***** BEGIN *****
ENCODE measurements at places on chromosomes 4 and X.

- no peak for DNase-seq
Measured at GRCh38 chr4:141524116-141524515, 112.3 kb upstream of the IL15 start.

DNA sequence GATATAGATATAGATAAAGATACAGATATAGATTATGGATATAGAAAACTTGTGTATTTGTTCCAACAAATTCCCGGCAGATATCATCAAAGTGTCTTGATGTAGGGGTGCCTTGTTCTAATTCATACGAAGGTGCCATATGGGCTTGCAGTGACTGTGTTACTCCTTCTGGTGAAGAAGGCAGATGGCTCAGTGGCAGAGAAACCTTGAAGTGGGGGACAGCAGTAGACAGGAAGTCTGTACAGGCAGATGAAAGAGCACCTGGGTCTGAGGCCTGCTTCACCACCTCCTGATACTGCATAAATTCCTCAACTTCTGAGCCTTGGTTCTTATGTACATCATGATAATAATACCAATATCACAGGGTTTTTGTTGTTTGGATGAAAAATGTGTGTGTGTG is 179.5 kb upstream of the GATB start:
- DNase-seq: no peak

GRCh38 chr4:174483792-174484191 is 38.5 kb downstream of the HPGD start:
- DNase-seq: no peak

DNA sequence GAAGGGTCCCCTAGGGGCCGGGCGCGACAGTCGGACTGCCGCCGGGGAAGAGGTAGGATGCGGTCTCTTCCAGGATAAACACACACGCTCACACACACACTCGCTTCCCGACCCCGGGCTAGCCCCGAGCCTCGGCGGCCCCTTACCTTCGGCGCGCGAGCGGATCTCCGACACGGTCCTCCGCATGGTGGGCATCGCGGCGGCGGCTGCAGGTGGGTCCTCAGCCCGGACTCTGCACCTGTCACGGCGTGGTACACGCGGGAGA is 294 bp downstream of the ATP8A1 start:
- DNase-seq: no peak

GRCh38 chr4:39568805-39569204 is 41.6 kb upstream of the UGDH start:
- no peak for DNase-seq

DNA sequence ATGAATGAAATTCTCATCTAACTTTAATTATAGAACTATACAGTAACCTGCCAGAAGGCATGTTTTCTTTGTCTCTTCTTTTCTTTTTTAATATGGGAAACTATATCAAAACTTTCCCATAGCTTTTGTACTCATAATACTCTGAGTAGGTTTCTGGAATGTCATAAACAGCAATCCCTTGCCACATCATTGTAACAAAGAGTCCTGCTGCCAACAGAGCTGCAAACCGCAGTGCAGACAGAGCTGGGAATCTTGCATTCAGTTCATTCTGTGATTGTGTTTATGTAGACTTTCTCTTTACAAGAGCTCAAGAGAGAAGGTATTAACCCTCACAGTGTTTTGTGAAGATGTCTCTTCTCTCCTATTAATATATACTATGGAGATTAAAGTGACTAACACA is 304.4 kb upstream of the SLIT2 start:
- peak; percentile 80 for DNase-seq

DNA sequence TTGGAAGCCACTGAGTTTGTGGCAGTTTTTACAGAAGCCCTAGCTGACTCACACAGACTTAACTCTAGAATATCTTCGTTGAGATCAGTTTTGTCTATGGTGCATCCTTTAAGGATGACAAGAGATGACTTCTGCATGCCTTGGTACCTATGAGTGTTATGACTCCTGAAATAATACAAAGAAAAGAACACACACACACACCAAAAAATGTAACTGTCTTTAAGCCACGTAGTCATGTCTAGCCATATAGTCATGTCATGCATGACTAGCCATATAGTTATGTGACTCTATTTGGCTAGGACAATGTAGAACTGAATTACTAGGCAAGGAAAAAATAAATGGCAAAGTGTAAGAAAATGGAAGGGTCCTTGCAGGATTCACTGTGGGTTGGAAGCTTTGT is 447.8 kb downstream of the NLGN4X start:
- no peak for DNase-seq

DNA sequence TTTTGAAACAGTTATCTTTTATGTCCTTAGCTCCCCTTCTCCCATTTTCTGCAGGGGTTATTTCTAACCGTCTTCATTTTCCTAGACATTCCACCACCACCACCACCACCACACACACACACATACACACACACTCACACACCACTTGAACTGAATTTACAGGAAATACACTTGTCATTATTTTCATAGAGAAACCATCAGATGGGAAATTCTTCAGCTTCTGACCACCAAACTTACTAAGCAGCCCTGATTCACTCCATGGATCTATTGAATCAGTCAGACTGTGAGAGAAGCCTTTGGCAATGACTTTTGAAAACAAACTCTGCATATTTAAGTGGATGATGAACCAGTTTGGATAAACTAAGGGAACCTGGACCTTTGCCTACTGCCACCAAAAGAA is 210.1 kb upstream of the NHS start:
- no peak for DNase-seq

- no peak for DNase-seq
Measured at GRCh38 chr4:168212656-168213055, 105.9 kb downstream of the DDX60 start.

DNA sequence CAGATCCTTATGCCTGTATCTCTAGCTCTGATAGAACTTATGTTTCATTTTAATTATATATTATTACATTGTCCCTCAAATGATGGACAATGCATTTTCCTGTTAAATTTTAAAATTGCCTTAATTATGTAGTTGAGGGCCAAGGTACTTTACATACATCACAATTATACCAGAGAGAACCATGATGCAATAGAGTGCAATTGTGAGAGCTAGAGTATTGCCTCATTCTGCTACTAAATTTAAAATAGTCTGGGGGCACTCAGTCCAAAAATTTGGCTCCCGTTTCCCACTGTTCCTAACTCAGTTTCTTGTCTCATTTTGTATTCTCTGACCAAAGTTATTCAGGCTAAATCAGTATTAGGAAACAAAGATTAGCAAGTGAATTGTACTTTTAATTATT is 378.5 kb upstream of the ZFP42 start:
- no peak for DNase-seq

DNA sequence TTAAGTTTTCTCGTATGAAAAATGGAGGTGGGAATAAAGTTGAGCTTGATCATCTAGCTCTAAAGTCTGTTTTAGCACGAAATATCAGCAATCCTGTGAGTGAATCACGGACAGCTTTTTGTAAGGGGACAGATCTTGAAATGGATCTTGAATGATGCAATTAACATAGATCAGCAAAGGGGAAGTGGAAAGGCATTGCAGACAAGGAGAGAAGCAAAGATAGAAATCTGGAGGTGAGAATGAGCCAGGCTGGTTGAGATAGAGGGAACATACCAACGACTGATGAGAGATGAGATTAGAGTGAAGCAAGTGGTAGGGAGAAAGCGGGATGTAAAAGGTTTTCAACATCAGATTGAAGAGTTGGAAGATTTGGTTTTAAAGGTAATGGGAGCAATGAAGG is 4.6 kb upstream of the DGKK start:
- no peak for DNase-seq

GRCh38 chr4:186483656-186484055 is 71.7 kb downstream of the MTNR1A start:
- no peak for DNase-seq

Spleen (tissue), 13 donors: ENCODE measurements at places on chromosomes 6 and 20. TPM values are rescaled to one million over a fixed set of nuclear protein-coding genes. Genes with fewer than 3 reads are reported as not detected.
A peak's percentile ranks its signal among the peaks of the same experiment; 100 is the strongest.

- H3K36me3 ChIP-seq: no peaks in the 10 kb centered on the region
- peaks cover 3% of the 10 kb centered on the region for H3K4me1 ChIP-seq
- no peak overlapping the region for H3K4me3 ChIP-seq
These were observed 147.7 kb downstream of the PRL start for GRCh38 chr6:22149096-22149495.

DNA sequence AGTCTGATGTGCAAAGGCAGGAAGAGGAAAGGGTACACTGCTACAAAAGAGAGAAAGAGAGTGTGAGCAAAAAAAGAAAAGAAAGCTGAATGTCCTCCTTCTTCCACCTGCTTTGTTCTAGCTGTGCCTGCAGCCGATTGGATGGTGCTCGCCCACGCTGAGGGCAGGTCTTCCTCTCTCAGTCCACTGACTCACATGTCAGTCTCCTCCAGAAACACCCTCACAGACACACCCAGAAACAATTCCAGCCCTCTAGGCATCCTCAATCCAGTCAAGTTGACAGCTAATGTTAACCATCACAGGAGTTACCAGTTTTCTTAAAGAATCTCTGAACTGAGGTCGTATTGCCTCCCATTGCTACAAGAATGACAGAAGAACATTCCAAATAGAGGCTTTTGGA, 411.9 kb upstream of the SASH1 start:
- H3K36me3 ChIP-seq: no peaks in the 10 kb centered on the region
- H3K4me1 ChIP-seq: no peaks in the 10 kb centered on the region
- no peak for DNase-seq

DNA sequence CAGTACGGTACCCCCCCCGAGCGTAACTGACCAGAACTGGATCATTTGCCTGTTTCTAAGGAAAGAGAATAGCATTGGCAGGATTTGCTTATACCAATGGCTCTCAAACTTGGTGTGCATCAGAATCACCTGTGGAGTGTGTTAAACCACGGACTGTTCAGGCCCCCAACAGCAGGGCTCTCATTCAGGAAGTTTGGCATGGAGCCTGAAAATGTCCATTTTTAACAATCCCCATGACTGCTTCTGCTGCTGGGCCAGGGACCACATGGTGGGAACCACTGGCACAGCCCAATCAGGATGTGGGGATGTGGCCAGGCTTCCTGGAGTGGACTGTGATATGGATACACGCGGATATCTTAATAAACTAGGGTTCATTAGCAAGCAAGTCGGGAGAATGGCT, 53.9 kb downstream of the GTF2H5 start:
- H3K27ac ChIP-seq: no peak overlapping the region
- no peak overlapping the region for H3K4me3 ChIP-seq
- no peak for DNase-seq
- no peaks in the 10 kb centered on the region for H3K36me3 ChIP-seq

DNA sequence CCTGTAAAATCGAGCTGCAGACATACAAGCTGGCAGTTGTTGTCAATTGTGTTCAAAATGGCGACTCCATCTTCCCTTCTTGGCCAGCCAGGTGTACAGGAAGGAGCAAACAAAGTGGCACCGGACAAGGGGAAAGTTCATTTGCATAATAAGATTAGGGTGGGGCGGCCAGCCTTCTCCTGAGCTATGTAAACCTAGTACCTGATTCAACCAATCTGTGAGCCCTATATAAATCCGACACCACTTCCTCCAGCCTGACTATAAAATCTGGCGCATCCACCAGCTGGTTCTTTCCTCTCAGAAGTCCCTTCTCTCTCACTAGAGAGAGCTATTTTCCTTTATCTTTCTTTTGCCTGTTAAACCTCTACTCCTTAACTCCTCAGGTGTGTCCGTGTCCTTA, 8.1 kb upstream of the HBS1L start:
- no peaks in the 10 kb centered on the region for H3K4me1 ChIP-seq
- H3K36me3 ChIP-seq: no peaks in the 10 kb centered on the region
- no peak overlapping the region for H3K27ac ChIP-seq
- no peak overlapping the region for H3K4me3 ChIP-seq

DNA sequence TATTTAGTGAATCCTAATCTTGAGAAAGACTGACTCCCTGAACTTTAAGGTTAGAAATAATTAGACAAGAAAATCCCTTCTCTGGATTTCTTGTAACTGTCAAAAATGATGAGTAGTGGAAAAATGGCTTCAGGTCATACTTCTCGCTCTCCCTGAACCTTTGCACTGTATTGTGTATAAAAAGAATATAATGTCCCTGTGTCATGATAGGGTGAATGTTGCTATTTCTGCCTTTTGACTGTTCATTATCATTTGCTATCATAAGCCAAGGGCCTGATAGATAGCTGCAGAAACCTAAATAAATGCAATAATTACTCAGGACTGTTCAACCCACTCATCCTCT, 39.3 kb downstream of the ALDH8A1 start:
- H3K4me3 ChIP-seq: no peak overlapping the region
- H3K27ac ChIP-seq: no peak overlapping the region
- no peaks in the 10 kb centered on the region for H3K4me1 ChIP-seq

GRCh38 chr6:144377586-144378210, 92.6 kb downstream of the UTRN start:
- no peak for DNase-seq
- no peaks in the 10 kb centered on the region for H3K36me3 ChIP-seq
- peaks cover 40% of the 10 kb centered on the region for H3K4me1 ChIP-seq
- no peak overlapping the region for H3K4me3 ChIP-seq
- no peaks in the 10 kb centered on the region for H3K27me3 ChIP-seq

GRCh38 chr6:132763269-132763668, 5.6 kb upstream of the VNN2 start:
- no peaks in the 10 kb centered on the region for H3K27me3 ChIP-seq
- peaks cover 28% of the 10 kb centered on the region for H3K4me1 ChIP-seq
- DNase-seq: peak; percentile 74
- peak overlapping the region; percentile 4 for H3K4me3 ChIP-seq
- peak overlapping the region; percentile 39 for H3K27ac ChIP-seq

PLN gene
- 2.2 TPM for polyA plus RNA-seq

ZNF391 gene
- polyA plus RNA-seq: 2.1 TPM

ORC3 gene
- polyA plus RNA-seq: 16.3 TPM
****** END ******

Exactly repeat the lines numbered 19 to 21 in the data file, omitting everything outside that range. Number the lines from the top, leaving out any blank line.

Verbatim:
Measured at GRCh38 chr4:168212656-168213055, 105.9 kb downstream of the DDX60 start.

DNA sequence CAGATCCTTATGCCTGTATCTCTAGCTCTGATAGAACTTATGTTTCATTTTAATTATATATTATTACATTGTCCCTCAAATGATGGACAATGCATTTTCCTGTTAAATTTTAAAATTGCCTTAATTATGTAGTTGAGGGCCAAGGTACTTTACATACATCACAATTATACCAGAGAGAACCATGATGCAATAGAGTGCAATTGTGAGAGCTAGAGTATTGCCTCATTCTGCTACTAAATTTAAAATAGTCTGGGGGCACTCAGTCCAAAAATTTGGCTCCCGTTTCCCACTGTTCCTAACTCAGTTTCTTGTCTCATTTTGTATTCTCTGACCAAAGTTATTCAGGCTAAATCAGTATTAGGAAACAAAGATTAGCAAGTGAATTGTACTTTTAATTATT is 378.5 kb upstream of the ZFP42 start:
- no peak for DNase-seq